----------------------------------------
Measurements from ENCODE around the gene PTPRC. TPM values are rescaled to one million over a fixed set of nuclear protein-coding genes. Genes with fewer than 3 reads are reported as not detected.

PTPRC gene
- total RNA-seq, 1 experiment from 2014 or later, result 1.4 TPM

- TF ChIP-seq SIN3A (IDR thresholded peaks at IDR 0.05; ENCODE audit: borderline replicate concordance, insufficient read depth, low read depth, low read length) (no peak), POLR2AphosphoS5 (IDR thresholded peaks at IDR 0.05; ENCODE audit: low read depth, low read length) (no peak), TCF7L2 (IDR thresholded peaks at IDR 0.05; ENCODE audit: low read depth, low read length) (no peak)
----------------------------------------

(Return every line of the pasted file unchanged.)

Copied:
Measurements from ENCODE around the gene PTPRC. TPM values are rescaled to one million over a fixed set of nuclear protein-coding genes. Genes with fewer than 3 reads are reported as not detected.

PTPRC gene
- total RNA-seq, 1 experiment from 2014 or later, result 1.4 TPM

- TF ChIP-seq SIN3A (IDR thresholded peaks at IDR 0.05; ENCODE audit: borderline replicate concordance, insufficient read depth, low read depth, low read length) (no peak), POLR2AphosphoS5 (IDR thresholded peaks at IDR 0.05; ENCODE audit: low read depth, low read length) (no peak), TCF7L2 (IDR thresholded peaks at IDR 0.05; ENCODE audit: low read depth, low read length) (no peak)